I felt responsible for my deep-rooted Arabic language, and started exploring ways to bring it back to its past glory and breathe life into it.
I wondered: could this be possible through education, arts, cinema, culture? Or all of those areas maybe? A more important question also lingered in my mind: Could Graphic Design change this stereotype? And what would my role be as a Graphic Designer in reviving and celebrating the Arabic language and culture?
From those thoughts, I came up with the project, entitled “Let’s Play!”
I started thinking about ways to put an end to portrayals of Arabs as terrorists on this planet. I also reflected on means to preserve and promote the Arabic alphabet, and to share it with other communities and cultures. My eureka moment was when I discovered a bilingual solution for teaching Arabic, as effective communication, interaction and education naturally give way to more tolerant societies. After a long and deep reflection, I concluded that the best option would be to combine the concepts of innocence and Arab identity. As such, this identity is reflected in words, while innocence is embodied in children. Both elements made me think of one favorite toy for kids and adults: LEGO blocks.
Through this project, I aim to introduce learners and foreigners to the Arabic language, and most importantly, to help refugees integrate within their host communities, by creating a bi-directional bilingual learning and communication system. I chose to call this concept “Let’s Play!”
The concept is simply a fun, different and uplifting way to learn modern standard Arabic, or literary Arabic, using Legos. The idea translated into a kit to create letters of the Arabic alphabet using LEGO blocks. The kit included a booklet, a smartphone application, cards that display all the letters of the Arabic alphabet in their four different forms, and a 400-word Arabic dictionary.
116 letters were designed in just one week!
In my workshop in Florence, I put the letters and the pieces together, then I took pictures of each and every letter. I color-coded them and chose the adequate color for the background, in addition to the font that I was going to use. My next plan would be to translate this booklet into as many languages as possible, so that teaching Arabic could become universally fun, easy and accessible.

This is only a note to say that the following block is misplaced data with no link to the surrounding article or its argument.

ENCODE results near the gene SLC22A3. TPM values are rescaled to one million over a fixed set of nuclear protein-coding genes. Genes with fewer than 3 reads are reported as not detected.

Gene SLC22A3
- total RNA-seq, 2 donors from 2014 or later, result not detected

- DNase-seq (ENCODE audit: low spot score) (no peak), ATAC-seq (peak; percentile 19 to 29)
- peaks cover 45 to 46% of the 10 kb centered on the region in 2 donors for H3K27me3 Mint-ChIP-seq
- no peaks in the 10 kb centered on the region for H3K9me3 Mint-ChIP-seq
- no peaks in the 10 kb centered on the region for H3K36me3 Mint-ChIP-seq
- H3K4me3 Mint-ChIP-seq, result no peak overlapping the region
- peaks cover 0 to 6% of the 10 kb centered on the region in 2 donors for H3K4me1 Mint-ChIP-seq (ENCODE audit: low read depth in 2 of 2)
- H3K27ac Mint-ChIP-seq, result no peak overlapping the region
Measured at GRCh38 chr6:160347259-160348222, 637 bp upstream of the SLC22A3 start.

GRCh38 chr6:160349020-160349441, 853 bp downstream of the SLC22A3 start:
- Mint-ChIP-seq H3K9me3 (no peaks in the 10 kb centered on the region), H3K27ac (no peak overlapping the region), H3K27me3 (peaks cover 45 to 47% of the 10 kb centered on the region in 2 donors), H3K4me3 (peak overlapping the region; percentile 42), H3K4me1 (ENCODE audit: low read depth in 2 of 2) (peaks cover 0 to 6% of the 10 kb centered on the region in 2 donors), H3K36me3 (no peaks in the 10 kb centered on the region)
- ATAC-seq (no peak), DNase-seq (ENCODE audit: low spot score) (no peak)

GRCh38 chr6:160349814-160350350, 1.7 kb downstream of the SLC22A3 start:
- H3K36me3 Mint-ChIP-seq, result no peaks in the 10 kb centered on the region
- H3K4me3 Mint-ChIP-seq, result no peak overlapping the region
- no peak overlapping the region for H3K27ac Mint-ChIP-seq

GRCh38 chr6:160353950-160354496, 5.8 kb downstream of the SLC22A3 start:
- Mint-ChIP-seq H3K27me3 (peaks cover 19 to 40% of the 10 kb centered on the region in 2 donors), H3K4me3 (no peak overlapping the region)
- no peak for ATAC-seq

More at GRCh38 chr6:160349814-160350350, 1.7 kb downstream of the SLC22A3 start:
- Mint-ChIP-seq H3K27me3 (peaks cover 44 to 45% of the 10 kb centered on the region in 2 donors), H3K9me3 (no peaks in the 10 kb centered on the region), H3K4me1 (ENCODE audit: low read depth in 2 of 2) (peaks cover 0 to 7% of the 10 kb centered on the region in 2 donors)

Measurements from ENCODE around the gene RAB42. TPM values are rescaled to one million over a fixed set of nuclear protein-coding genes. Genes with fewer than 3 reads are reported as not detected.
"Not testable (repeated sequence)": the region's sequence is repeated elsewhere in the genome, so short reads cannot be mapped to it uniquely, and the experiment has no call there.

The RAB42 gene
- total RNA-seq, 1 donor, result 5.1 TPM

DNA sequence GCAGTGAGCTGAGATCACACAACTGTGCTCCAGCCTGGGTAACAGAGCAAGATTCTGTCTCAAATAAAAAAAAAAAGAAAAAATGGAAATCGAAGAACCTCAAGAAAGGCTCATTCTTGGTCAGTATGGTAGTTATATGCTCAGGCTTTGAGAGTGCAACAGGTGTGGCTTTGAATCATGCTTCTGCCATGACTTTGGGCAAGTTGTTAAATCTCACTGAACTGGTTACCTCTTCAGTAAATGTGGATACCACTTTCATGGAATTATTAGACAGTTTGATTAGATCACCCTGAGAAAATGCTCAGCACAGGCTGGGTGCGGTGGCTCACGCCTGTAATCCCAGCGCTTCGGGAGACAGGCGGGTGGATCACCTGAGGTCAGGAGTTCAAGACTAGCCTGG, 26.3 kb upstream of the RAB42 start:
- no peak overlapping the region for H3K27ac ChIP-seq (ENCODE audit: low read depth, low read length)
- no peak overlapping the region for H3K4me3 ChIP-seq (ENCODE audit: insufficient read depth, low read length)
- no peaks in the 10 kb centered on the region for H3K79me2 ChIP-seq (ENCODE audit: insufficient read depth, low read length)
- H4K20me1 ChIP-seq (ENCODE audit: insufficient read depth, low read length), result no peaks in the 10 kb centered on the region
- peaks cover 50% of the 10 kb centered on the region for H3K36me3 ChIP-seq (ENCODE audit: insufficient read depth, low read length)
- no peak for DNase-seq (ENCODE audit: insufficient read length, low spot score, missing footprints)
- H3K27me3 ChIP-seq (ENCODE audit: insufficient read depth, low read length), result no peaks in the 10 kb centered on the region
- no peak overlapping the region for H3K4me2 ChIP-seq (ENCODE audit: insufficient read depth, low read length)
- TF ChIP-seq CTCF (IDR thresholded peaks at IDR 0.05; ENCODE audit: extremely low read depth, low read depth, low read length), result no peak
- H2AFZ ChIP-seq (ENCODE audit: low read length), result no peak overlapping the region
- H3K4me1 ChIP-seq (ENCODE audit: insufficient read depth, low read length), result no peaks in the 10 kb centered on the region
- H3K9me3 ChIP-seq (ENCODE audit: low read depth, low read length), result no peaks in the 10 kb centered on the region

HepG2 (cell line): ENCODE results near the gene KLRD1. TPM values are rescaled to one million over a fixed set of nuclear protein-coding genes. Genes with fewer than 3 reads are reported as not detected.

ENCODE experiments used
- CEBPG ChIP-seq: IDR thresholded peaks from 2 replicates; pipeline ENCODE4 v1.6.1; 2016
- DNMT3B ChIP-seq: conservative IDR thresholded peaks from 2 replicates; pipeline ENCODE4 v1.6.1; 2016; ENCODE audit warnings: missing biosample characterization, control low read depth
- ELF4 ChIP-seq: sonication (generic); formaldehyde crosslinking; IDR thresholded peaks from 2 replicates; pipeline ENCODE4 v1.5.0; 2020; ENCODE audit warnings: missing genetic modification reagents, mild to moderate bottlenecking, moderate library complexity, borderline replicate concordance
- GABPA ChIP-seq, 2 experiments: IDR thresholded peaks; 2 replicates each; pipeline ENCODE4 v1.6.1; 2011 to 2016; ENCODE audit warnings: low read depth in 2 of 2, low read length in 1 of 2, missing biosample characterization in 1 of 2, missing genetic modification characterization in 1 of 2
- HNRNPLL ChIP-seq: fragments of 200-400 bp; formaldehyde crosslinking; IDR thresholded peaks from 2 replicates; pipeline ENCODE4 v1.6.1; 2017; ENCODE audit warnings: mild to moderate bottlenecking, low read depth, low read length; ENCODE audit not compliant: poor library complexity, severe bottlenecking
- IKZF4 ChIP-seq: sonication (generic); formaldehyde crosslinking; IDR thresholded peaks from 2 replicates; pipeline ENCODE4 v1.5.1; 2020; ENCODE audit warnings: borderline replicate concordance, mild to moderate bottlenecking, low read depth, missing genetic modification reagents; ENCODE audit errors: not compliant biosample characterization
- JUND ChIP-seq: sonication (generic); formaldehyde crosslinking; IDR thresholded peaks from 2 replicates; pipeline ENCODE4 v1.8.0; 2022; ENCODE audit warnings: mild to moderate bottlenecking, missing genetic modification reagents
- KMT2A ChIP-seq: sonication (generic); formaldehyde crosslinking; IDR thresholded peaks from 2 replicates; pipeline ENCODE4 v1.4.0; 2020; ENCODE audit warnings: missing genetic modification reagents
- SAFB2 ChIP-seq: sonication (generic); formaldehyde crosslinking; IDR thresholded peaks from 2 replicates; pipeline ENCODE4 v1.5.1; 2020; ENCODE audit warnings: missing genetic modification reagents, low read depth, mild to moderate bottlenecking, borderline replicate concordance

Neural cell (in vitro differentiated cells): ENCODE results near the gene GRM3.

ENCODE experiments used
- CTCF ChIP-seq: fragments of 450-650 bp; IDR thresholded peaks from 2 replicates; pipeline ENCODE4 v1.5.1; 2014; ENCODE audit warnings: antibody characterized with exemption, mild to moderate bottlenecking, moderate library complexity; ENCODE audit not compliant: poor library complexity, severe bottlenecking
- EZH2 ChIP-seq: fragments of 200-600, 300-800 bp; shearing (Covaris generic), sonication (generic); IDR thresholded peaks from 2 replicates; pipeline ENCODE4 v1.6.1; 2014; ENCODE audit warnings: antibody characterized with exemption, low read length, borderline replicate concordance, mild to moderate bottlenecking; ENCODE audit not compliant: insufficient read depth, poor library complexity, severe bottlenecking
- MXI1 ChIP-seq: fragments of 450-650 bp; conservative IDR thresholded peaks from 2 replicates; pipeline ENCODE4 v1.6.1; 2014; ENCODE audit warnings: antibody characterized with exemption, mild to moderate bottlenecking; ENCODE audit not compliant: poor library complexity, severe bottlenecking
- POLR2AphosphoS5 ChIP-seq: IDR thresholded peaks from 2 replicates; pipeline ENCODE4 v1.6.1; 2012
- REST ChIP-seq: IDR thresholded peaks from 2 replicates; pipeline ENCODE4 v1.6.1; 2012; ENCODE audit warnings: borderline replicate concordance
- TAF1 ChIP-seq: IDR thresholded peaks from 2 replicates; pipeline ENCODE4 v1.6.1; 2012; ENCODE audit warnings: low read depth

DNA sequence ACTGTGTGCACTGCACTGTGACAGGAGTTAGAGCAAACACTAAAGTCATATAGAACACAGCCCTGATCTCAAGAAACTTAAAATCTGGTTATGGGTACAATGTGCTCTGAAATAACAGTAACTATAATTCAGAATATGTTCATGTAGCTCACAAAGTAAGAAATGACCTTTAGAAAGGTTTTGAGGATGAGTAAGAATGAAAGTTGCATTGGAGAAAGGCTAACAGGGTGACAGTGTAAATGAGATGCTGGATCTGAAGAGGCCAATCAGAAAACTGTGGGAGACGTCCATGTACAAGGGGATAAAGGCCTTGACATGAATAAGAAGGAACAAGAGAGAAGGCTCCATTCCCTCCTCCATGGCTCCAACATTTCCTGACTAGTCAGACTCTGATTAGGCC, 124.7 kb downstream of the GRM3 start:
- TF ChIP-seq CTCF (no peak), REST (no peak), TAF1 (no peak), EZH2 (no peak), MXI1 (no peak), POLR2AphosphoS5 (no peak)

Working on this project was a form of visual meditation, such as supplications or Sufi prayers for a better world. In fact, using Lego blocks to bring two languages together, was a metaphor to highlight the notion of togetherness and the need for us to build a common ground with diverse cultures, languages and ways of thinking. With this project, I have seen how boundaries can be brought down between people. With that in mind and regardless of our potentially negative perception of the world around us or the numerous distressing books centered around ISIS and other terrorist organizations, I will consistently aim at building a unified, colorful and vibrant world.
After the “Let’s Play!” project, a different type of project was launched to build a brand for Egypt. The idea behind the Branding Egypt Initiative consisted in creating a new visual identity for 29 governorates in Egypt. In 2018, I presented the full project plan to the youth of Egypt as part of a youth conference attended by the President of the Arab Republic of Egypt, Abdel Fattah El-Sisi. The President approved the initiative instantly, and it was adopted and rolled out after its initial pilot project entitled “Branding Luxor.”
The project’s purpose is to connect the dots between the past, the present and the future, and to promote tourism across Egypt. Luxor was the first city to be featured, which is home to one third of the world's ancient monuments.
Designs of the Branding Luxor project combined Hieroglyphic and modern writing scripts. They also relied on a vibrant and dynamic color palette, inspired by ancient Egyptian drawings that are still found in certain temples. Another great source of inspiration was in the elements of the city itself-- its fascinating history, architecture, nature, myths, and of course its unique geography (Luxor is situated on the East and West bank of the Nile river).